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CHICAGO: Chicago corn futures climbed on Wednesday for a second day after the US Department of Agriculture cut crop ratings on Monday afternoon, though beneficial rainfall across parts of the upper US Midwest limited gains.

Soybeans traded both sides of even after the market made its biggest daily gain since late-June on Tuesday, with hot and dry forecasts being tempered by the rains.

Wheat inched lower, but was buoyed by faltering wheat production in the Black Sea region.

The most-active corn contract on the Chicago Board of Trade (CBOT) added 6-3/4 cents to $5.52 a bushel by 11:49 a.m. (1649 GMT), after adding 1.8% the day prior.

Soybeans gained 1-1/2 cents to $13.33-1/4 a bushel, having firmed around 3% on Tuesday while wheat eased 3-1/4 cents to $7.29 a bushel.

Trade volume was light as a lack of daily export notices or dramatic weather activity failed to inspire the grain markets, according to Joe Davis, director of commodity sales at Futures International.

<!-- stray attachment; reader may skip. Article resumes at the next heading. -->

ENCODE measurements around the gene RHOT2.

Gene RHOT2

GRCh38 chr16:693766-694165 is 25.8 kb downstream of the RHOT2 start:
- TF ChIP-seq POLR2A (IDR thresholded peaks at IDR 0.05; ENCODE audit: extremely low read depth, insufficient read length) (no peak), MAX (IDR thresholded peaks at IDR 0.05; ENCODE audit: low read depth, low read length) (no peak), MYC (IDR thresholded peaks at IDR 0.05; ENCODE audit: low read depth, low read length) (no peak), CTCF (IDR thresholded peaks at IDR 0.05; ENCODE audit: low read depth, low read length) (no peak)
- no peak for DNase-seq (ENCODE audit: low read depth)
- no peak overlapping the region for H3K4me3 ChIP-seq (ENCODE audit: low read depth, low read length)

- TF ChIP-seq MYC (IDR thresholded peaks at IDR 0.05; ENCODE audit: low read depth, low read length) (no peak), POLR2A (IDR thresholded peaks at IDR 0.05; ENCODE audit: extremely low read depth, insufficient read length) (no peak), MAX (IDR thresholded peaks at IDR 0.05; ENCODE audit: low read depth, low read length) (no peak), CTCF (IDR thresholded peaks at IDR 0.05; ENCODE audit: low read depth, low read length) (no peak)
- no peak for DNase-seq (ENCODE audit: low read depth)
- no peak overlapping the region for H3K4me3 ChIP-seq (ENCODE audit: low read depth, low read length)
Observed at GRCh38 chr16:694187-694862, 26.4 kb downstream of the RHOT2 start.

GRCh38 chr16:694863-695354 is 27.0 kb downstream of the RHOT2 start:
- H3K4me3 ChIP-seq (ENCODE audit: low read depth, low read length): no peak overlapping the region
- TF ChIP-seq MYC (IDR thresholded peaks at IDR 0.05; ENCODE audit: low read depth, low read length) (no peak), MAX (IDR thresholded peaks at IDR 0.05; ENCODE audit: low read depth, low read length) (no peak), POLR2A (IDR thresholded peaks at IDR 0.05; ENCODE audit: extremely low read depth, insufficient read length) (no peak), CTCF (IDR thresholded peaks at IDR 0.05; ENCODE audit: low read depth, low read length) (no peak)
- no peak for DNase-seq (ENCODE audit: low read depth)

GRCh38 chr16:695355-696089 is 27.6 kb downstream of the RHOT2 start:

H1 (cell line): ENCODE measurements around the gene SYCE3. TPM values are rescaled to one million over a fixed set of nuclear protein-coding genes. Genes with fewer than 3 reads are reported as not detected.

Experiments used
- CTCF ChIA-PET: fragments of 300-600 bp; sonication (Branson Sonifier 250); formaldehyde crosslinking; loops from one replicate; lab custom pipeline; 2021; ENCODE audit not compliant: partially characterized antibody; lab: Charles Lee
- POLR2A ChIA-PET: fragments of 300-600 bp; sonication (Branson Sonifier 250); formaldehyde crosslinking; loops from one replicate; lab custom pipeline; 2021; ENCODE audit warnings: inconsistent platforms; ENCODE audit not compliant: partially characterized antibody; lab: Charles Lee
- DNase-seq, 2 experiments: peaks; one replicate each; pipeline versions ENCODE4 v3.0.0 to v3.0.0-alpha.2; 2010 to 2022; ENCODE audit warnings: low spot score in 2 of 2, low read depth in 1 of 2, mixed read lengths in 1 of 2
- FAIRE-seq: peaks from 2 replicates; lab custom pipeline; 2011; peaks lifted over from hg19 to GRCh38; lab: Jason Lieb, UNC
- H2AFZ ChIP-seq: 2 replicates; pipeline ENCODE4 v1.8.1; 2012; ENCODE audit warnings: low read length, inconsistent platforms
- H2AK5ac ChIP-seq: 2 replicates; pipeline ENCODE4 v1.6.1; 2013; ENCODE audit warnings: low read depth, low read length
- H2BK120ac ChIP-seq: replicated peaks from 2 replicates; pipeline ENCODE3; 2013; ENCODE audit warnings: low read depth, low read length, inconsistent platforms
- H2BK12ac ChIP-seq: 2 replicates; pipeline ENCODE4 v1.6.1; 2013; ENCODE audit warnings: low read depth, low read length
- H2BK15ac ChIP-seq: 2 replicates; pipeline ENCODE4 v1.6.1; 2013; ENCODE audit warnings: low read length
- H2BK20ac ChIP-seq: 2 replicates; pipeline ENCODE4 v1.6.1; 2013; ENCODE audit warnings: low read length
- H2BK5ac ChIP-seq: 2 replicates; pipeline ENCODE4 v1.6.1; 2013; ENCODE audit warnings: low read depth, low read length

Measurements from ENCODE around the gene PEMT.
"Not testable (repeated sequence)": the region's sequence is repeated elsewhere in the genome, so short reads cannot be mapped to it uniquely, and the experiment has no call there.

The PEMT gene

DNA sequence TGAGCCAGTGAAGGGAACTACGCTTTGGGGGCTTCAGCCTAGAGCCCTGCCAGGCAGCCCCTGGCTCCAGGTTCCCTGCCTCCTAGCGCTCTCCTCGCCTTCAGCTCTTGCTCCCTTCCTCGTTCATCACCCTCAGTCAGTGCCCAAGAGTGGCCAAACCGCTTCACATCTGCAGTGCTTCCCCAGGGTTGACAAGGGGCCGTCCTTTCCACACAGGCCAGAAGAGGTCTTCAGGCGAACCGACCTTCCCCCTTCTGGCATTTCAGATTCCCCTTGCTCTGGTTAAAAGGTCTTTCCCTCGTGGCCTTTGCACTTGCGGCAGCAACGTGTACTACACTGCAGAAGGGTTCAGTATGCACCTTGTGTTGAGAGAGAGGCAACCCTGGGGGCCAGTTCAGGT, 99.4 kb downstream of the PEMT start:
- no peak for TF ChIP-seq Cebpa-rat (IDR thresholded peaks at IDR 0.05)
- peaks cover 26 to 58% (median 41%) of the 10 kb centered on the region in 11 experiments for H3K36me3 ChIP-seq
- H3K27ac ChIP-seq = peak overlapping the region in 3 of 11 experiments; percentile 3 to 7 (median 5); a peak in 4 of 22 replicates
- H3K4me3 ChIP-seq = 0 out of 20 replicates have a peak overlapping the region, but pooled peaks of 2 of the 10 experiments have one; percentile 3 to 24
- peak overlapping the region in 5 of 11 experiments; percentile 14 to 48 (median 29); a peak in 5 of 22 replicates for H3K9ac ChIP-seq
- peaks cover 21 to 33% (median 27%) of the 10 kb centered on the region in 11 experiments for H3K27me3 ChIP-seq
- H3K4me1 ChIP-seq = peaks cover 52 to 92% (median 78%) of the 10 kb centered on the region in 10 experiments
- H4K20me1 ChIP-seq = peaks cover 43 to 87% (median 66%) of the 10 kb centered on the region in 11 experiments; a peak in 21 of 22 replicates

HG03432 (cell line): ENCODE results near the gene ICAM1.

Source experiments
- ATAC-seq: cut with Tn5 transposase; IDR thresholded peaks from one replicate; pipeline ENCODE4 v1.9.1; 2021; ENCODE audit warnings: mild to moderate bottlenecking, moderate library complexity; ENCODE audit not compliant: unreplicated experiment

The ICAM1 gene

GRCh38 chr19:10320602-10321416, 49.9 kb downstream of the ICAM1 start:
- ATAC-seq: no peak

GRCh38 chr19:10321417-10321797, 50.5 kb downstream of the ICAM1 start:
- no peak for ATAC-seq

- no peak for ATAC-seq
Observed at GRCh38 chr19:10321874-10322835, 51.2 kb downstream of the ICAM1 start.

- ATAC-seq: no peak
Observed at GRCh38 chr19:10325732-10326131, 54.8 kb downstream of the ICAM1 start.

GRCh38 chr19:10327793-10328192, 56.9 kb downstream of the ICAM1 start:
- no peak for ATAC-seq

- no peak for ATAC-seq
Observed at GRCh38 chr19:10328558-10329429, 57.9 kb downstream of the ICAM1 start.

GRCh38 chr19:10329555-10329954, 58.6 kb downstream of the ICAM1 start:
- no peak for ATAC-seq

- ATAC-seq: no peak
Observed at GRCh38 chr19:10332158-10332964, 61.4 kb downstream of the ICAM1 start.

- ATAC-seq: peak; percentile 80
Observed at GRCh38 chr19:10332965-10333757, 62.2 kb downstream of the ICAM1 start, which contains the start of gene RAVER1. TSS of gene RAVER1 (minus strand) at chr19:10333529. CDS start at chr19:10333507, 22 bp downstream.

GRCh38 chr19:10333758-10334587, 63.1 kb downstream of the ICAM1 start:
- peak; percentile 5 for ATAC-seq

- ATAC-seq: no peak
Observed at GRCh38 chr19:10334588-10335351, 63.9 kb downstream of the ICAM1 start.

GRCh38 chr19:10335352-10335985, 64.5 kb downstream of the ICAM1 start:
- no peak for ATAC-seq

“There’s no real impetus to get us moving higher,” Davis said. “I think we’re in for a range-bound market.”

The USDA reported on Monday a weekly decline in crop conditions as severely hot weather was forecast for the heart of the Midwest crop belt.

Dryness over the next six months in Argentina is expected to reduce the size of the country’s corn and soy crops, while complicating navigation of grain cargo ships on the Parana River, analysts said.

Soybeans were supported by recent export activity, though overnight rains limited any movement higher.

“The weather forecast probably gave people pause - we could see some improvement out here. That’s going to blunt some of the speculative fervor,” said Dale Durchholz, principal at Grain Cycles.

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